That's all for this week. Next week we'll celebrate an important birthday, take a look at an interesting death and much more.

For the latest financial news, see Water Cooler Finance: Ghosts Of Economies Past.

Related Articles
  1. Investing

    What’s Holding Back the U.S. Consumer

    Even as job growth has surged and gasoline prices have plunged, U.S. consumers are proving slow to respond and repair their overextended balance sheets.
  2. Savings

    How Volatile Exchange Rates Affect Your Vacation

    Those ever-changing fluctuations can make a difference in anything from your hotel room to an ATM transaction.
  3. Credit & Loans

    Can Corporate Credit Cards Affect Your Credit?

    Corporate cards have a hidden downside. If the company fails to pay its bills, you could be liable for the amount and end up with a damaged credit rating.
  4. Professionals

    What to do During a Market Correction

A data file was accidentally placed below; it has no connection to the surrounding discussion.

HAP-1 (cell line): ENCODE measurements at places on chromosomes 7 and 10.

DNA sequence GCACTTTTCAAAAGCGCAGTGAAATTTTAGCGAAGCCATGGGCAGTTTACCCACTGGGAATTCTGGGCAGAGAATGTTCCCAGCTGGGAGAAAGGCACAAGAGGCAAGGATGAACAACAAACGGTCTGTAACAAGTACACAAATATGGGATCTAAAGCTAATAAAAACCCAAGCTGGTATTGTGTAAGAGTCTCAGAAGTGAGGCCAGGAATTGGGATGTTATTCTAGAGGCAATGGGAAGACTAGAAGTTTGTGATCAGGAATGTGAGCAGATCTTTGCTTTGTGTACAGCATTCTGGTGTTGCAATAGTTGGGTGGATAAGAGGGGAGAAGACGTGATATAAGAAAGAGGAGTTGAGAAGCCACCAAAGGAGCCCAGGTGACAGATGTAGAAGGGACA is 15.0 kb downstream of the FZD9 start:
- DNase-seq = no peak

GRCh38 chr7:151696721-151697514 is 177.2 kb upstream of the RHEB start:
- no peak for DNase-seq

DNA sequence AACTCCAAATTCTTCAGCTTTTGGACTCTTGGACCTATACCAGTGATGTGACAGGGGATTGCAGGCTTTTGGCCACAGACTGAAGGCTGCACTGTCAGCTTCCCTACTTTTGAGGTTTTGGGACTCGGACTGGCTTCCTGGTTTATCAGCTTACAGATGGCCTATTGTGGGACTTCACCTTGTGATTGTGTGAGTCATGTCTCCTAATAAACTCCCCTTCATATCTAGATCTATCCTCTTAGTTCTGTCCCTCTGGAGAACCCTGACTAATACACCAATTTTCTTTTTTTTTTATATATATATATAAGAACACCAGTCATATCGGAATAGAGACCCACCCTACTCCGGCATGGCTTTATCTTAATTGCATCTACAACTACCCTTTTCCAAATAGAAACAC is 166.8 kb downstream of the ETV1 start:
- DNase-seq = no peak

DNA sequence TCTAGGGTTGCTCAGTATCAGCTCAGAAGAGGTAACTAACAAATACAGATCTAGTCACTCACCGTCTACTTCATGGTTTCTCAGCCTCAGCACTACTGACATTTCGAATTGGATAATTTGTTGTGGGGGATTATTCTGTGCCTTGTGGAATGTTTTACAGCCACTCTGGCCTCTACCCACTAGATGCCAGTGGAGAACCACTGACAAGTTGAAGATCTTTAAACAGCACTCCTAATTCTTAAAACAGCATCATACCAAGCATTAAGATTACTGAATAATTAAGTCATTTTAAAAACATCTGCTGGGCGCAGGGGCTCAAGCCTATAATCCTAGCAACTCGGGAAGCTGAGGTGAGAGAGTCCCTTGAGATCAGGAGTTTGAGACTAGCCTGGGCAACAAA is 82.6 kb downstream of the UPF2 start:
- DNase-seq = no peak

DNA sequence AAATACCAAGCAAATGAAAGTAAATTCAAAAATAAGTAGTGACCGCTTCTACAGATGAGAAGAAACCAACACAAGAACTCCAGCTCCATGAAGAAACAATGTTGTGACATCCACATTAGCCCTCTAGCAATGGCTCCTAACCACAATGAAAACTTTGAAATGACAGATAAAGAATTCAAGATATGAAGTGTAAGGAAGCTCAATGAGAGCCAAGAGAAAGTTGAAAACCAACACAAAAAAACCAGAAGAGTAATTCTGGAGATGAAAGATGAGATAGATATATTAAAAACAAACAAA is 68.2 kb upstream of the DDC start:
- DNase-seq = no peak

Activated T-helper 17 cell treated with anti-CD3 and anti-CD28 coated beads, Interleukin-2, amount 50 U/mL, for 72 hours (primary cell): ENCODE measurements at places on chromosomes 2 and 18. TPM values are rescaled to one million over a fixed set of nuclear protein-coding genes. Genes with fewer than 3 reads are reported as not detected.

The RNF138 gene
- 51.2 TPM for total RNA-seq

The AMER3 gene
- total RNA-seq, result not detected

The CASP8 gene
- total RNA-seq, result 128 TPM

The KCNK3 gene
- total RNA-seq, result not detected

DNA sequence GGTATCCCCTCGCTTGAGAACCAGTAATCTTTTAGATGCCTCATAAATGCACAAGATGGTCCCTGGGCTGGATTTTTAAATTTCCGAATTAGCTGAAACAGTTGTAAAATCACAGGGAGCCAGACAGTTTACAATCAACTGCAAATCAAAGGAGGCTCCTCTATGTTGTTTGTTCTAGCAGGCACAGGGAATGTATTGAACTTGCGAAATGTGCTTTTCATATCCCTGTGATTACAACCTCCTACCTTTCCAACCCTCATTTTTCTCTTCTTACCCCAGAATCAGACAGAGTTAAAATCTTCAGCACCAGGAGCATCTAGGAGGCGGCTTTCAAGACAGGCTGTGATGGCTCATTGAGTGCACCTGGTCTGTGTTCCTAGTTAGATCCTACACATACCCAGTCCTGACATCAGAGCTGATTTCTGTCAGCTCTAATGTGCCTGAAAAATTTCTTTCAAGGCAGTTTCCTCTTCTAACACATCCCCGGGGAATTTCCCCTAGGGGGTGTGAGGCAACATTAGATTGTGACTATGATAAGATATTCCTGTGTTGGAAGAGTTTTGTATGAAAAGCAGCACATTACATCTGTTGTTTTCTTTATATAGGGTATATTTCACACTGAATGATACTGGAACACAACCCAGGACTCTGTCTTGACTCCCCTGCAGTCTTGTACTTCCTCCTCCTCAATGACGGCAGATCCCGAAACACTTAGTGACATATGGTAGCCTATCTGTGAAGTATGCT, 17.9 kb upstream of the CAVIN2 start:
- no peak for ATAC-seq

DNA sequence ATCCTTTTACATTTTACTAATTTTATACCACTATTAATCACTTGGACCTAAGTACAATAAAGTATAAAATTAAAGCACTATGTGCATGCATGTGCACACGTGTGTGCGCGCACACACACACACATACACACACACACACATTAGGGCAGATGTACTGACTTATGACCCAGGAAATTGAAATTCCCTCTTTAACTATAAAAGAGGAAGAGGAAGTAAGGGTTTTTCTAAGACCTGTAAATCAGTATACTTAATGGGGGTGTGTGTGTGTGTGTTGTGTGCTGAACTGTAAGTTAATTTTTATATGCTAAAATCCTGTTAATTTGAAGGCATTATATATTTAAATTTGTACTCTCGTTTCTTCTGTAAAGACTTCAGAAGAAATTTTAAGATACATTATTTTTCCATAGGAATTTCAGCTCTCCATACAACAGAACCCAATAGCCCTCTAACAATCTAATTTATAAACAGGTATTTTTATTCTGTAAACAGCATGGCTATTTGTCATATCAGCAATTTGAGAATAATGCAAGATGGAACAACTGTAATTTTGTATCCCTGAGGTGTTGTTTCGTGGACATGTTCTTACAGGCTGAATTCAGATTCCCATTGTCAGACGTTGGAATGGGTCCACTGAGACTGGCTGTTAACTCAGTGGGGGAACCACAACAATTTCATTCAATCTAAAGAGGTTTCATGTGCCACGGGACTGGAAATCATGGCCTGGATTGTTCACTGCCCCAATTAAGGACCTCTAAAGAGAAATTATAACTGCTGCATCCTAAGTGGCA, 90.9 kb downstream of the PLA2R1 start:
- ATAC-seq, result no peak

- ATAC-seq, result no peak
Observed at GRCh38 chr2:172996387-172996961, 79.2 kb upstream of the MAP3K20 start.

The market has corrected...now what? Here's what you should consider rather than panicking.
  5. Economics

    A Look at Greece’s Messy Fiscal Policy

    Investigate the muddy fiscal policy, tax problems, and inability to institute austerity that created the Greek crises in 2010 and 2015.
  6. Investing News

    What Is The New Credit Card Chip Good For?

    Under current U.S. credit card requirements, credit card issuers are required to issue chip cards as of October 1, 2015. Instead of swiping your card as you do now, you will slide the card into ...
  7. Professionals

    Tips for Helping Clients Though Market Corrections

    When the stock market sees a steep drop, clients are bound to get anxious. Here are some tips for talking them off the ledge.
  8. Stock Analysis

    The Safest Stocks You Can Invest in Right Now

    These stocks are likely to hold up better than others in a bear market, but there's a twist.
  9. Investing Basics

    5 Reasons to Expect Lower Stock Returns

    Lower stock returns are likely here to stay for some time. Here are five reasons why.
  10. Credit & Loans

    5 Ways to Maximize Your Credit Card Points